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Rediff News  All News  » News » De-mystify Shastri's death, BJP tells government

De-mystify Shastri's death, BJP tells government

July 31, 2009 16:35 IST
Siddharth Nath Singh was two years old when his legendary grandfather Lal Bahadur Shastri's body was flown in from Tashkent to New Delhi on a cold morning of January 1966. The sudden death of India's second prime minister in the Soviet city, where he had gone to talk peace with Pakistani leader Muhammad Ayub Khan on January 11, had plunged the country into grief.

However, for his grandmother, Lalita Shastri, the sight of her husband's bloated body that had turned blue, was an unbearable sight. She suspected her husband had been poisoned and asked for a post-mortem, which was never done. Even today, the mystery of Shastri's death in a cold war era continues to haunt the family as well as people across the country.

So, for Singh, a senior Bharatiya Janata Party leader, meeting President Pratibha Patil along with his colleagues on Friday on this issue was "an effort to fulfil the wish of his grandmother who wanted the country to know how her husband had died."

"My grandmother had always felt that her husband was poisoned and he had died an unnatural death. Knowing the truth means a lot to our family," he told Business Standard.

The BJP leaders have asked Patil's intervention to make the government to de-classify all the information and documents related to Shastri's death, at least after 43 years.

The provocation for this is a recent admission by the government that it could not furnish detailed information about Shastriji's death. Responding to a petition filed under the Right to Information Act, the government has invoked Section 8 (1) a of the Act, which empowers it to deny furnishing information on the basis that it would  harm foreign relations or lead to incitement of an offence.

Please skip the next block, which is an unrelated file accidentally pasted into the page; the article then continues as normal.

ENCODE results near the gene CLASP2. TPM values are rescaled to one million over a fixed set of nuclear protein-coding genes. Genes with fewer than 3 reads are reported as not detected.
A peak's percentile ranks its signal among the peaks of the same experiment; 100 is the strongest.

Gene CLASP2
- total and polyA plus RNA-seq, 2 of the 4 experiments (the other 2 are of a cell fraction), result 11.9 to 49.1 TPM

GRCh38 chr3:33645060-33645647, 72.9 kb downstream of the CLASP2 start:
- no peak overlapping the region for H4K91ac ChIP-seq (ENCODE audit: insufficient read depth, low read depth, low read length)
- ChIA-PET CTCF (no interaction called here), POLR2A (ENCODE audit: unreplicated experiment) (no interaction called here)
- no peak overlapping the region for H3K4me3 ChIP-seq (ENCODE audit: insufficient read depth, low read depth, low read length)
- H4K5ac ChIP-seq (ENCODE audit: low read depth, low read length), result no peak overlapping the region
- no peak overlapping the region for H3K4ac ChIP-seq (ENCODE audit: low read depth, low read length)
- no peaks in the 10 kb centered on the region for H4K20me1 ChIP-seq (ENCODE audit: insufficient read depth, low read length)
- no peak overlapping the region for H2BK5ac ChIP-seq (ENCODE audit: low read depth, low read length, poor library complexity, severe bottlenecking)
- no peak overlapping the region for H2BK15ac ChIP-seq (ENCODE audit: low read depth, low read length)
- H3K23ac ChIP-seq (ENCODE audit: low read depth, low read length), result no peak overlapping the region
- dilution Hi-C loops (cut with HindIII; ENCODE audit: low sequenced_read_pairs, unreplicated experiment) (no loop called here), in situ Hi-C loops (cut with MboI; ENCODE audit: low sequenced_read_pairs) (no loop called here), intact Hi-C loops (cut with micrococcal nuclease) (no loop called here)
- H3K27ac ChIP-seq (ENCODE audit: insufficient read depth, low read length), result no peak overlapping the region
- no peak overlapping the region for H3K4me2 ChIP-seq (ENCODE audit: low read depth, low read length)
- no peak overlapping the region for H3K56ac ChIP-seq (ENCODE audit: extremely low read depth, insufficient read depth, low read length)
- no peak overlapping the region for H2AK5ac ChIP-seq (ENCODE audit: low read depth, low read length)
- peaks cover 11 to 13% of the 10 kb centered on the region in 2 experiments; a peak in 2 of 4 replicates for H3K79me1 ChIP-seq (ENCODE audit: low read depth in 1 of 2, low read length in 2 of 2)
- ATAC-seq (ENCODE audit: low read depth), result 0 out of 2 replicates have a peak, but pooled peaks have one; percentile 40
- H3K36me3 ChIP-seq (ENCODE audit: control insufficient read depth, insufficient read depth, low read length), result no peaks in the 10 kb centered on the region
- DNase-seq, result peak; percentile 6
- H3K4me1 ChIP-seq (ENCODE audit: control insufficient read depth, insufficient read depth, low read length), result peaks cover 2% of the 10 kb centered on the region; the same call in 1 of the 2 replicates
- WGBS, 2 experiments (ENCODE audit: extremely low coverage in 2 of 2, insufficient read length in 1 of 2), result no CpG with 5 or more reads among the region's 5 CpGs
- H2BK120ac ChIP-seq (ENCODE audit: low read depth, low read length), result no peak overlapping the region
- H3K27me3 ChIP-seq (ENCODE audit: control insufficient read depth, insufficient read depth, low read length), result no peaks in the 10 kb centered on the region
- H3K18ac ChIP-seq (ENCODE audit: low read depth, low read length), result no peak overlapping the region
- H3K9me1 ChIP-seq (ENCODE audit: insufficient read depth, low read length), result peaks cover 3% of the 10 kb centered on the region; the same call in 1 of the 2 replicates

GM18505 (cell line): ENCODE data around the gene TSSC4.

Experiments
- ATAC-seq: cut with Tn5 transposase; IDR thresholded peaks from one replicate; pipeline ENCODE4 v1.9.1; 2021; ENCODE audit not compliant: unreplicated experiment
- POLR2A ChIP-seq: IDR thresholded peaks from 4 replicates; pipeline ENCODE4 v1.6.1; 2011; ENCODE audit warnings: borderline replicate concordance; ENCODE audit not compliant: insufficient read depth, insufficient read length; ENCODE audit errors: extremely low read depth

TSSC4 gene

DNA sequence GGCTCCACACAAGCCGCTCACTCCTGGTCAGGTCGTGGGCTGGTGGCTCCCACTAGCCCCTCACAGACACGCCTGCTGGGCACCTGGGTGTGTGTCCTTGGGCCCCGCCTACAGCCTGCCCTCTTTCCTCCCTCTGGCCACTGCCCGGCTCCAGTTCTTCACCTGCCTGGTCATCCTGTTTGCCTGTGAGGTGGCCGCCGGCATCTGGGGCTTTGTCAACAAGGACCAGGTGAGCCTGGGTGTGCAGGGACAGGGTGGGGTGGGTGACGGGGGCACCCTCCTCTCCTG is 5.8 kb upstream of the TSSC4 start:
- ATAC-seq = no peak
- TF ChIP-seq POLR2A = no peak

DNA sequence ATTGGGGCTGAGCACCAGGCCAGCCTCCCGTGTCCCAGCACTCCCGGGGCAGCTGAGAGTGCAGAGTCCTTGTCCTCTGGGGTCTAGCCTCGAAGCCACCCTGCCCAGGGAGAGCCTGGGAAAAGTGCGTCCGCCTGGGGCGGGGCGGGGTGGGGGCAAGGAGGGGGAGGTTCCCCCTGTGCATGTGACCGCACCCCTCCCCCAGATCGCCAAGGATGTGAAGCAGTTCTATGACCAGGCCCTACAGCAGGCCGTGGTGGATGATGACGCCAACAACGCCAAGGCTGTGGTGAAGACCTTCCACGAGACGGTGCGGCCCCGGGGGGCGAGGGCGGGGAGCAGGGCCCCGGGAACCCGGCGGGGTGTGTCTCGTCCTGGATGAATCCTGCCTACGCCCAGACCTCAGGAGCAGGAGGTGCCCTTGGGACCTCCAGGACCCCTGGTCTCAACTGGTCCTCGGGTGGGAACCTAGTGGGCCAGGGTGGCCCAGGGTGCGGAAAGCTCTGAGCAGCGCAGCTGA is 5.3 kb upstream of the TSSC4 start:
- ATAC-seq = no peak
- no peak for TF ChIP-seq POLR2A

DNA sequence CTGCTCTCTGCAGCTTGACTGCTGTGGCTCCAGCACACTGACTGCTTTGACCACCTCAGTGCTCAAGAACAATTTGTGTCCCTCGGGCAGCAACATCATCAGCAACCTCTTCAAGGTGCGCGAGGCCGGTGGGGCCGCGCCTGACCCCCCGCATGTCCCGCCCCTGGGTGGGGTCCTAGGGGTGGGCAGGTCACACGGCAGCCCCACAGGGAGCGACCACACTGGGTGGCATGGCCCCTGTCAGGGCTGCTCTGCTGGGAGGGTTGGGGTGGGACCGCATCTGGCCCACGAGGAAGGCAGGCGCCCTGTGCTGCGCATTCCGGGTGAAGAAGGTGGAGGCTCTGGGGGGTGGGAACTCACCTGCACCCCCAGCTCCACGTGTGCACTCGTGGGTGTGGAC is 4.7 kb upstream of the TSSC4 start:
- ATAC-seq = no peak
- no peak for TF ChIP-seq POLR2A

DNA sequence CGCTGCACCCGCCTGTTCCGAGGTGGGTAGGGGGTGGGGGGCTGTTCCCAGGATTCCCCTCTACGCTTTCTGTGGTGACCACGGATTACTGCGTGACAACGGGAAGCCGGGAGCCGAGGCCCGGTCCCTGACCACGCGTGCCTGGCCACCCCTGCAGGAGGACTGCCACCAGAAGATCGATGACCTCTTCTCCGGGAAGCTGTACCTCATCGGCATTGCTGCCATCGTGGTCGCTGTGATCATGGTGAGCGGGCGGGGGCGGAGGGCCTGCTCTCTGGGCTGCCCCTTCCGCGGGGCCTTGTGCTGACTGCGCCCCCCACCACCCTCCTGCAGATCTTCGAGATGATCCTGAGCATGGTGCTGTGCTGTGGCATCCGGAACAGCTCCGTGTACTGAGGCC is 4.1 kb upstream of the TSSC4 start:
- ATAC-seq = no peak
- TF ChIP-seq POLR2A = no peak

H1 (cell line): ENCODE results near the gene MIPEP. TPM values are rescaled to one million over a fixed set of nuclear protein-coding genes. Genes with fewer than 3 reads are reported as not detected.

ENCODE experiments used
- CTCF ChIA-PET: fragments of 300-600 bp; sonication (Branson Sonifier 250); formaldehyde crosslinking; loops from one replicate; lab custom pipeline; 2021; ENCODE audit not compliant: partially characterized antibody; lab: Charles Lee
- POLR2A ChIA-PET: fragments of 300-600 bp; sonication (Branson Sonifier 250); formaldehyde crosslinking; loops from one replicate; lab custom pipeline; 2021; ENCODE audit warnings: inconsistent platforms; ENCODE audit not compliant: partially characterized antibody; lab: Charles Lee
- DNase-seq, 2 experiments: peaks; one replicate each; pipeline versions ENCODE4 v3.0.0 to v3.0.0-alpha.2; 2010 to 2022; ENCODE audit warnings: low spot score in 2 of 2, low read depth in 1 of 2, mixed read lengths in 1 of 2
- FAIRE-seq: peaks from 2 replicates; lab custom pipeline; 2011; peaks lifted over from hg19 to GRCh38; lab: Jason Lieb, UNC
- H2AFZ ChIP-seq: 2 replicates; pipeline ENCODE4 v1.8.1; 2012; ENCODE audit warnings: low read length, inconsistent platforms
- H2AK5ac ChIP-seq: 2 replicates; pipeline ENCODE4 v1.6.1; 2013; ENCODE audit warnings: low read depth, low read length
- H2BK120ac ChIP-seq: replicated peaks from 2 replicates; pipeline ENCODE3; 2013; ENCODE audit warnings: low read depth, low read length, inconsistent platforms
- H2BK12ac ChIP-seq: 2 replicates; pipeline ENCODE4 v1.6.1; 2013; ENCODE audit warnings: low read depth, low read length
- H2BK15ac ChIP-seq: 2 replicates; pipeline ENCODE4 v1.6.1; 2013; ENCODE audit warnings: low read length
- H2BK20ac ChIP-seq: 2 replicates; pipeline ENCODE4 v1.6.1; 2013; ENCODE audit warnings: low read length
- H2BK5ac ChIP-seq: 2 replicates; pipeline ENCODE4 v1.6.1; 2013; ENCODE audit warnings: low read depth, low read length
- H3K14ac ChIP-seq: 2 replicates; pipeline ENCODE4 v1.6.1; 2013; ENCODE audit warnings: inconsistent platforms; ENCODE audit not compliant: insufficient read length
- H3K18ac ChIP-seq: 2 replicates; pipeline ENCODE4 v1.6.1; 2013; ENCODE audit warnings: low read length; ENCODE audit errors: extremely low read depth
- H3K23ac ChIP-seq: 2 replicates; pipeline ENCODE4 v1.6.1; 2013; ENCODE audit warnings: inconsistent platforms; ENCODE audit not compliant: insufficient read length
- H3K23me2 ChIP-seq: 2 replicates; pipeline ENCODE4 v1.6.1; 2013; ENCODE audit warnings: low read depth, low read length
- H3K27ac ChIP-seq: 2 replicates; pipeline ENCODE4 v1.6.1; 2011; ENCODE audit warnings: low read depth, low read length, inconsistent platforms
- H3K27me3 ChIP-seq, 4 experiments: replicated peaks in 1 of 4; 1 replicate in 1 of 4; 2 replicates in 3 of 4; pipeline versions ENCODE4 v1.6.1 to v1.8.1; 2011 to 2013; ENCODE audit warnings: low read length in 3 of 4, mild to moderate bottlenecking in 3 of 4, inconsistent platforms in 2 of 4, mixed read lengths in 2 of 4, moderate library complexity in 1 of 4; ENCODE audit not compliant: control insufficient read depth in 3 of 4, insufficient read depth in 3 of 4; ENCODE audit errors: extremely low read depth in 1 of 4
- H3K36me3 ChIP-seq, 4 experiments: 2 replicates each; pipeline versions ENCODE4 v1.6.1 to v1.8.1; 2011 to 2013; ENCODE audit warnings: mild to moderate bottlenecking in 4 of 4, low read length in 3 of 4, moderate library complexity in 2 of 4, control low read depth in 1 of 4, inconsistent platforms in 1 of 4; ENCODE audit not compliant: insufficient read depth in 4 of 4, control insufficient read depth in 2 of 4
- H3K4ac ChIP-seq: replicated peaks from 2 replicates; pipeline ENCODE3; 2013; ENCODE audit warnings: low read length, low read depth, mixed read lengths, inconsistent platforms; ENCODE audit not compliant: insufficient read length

The BJP leaders, who gave a petition to the President, have asked why the government could not openly reveal the circumstances of a prime minister's death in a foreign country and the details of the official communication between the two governments.

For example, they have asked for the medical report prepared jointly by Dr R N Chug, doctor in attendance to the prime minister in Tashkent, and senior Soviet doctors.

It says that while USSR authorities had arrested Sarrarov, a butler, who had attended the Indian prime minister, on suspicion of poisoning the food, the government of Indian was mum on whether it had independently investigated butler's role. The butler was released later.

Also the BJP has asked the government to release the correspondence between the ministry of external affairs and the then Indian ambassador in Moscow T N Kaul regarding Shastri's death.

Aasha Khosa